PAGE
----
Part of what’s so charming about Mikey and Nicky is the intimacy of its scale. The story mostly concerns two low level gangsters as they tear through New York City streetlights in a paranoid rage, various betrayals & hurt feelings emerging in their trail of drunken destruction. Ishtar is similarly intimate in its early goings, perfectly capturing the frustration of songwriting’s improvisational stops & starts. Our two heroic buffoons write songs in real time in the movie’s opening sequences, singing the film’s opening lines “Telling the truth can be bad news. Telling the truth is a bad idea. Telling the truth is a difficult problem. Honest and popular don’t go hand in hand.” The frustrated labor of pursuing their art, which ruins them both financially & romantically, leads to drunken suicide attempts and the strange business of hitting rock bottom in North Africa (at a club cutely named Cher Casablanca). There’s a lot of genuine pathos in this desperation, just as there is in Mikey and Nicky, but the movie does eventually get too big to hold onto its more intimate virtues. Beatty & Hoffman’s buffoons are gradually inducted against their will into a conflict between the CIA, leftist guerillas, and the dictator of the fictional country of Ishtar. The movie loses a little of its proto-Tim & Eric sheen as the whole battle comes to a head in its third act slump involving a blind camel, some unfortunate detours into brown face, and the movie literally & figuratively getting lost in the desert. Despite some of that exhausting, comedy-killing bloat in the third act, however, it’s difficult to conceive of Ishtar being held up as One of the Worst Comedies of All Time. It’s doubtful it was even the worst comedy released in May of 1985. The film is largely funny in a strikingly subversive, adventurously unconventional way. It even goes as far as to include harsh criticisms of US interference with political affairs in the Middle East instead of broadly stereotyping the people of the region the way lazier 80s comedies would (for the most part).
The sad truth, though, is that limiting the scale of Ishtar would’ve helped May keep the film in control creatively, but not necessarily financially. As small & intimate as Mikey and Nicky is in scope, the film still suffered major financial setbacks that nearly had May booted from her own project. The heightened production values and exploding costs of Ishtar certainly made May’s inability to produce a film on time & on budget more of a public spectacle due to increased media scrutiny. I wouldn’t be surprised if that scrutiny lead directly to the end of her career as a director, either. May was never as skilled a businesswoman as she was an artist, which is an essential balance to strike in cinema, which is just as much commerce as it is art. If she were making films in a 2010s climate, however, her career would likely have gone much differently. May had a tendency to shoot an absurd amount of footage for each project and then later, as they say, “find the film in the editing room.” This was an extravagance in the days of celluloid, an indulgence that skyrocketed May’s budgets well beyond reason in all three of her commercial failures. In the current post-Apatow era of comedies, that style of lengthy, improv-heavy shoots & extensive editing room post production is essentially the norm. Digital photography has greatly lowered the cost of May’s production style, supposing a world where Ishtar & Mikey and Nicky might’ve had a less cost-prohibitive chance to actually turn a profit. Regardless of May’s shortcomings on the commercial end of cinema, though, it’s at least easy to acknowledge that the idea that she made One of the Worst Comedies of All Time is a silly myth at best and a vicious lie at worst. As unwieldy as Ishtar can be in its third act (a problem for most comedies, let’s be honest), it’s still a delightfully awkward character piece that in its best moments mirrors the intimate tension of Mikey and Nicky and pioneers an awkward anti-comedy aesthetic that later became an industry standard. Elaine May may be responsible for a string of commercial follies, but I’m not convinced she ever made a bad movie, not one, much less a worst of all time contender.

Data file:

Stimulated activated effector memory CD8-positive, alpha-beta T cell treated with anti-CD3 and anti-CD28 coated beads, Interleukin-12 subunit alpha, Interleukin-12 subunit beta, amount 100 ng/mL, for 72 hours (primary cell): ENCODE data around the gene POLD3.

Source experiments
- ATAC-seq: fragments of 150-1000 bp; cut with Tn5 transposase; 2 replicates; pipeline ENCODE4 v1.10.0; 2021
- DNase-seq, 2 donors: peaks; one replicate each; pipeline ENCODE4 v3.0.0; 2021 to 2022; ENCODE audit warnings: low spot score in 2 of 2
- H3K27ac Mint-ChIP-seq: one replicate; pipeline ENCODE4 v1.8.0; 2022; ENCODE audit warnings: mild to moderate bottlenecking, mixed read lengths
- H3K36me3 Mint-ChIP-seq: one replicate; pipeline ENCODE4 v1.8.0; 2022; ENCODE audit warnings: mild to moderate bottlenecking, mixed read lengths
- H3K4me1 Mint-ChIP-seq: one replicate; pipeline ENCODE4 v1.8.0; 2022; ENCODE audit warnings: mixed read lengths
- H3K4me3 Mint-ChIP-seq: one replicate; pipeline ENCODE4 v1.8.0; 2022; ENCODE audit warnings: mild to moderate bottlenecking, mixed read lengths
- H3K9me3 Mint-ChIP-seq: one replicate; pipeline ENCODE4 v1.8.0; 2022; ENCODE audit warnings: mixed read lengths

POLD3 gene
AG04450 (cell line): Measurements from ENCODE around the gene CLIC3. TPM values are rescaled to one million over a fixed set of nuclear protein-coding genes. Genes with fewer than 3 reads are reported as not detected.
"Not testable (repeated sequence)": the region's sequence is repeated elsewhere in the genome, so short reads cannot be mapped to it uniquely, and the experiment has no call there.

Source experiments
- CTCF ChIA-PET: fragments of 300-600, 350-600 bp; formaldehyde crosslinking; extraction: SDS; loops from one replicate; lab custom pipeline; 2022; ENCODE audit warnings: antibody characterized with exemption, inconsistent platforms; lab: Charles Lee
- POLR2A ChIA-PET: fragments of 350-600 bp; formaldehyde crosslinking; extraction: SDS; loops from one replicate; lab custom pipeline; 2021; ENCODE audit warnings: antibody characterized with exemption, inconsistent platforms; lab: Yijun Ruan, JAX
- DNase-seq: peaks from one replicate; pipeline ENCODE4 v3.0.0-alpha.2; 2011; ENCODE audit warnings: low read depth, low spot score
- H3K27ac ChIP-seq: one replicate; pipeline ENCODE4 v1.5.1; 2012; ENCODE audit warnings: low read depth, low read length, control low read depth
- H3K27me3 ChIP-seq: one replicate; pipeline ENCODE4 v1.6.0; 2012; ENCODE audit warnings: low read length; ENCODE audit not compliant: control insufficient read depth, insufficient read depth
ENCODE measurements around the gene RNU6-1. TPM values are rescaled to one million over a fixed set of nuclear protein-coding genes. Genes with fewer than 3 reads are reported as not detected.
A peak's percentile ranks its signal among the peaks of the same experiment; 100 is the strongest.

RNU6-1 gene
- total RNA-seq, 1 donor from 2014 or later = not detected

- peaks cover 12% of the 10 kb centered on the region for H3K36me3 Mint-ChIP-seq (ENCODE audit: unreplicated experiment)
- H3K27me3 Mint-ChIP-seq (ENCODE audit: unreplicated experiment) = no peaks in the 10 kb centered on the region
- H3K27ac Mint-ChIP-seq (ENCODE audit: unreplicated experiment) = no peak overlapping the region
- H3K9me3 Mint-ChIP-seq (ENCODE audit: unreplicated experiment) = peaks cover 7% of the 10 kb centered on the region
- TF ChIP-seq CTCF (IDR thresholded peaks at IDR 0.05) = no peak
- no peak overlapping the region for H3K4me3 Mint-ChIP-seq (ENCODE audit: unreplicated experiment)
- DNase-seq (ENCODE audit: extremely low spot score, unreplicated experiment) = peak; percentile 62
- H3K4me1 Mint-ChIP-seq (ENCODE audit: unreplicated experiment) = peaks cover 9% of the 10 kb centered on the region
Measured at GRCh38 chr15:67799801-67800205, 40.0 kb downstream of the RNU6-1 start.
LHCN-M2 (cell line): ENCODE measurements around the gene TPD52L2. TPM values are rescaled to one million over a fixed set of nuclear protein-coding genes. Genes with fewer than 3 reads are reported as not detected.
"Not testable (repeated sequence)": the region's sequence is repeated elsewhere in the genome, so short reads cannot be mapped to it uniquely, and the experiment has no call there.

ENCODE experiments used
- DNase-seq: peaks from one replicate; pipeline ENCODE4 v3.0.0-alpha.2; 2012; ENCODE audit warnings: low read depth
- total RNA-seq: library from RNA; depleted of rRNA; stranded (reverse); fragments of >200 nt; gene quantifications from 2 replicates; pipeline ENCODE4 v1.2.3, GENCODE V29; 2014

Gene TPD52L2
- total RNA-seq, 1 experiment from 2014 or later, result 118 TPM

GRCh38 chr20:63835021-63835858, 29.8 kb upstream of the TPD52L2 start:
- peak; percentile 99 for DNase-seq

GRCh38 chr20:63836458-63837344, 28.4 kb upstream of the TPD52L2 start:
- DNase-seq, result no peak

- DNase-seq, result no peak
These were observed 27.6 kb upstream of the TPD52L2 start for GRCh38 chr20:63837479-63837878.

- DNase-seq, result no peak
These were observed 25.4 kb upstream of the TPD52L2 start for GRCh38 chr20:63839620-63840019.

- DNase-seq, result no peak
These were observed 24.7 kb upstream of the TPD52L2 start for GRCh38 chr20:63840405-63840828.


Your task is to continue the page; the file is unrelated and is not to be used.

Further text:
For more on May’s Movie of the Month, Elaine May’s small scale mafia drama Mickey and Nicky, check out our Swampchat discussion of the film, this look at its closest Scorsese comparison point, Mean Streets (1973), and last week’s reflection on how its crime world paranoia stacks up to Mikey One (1965).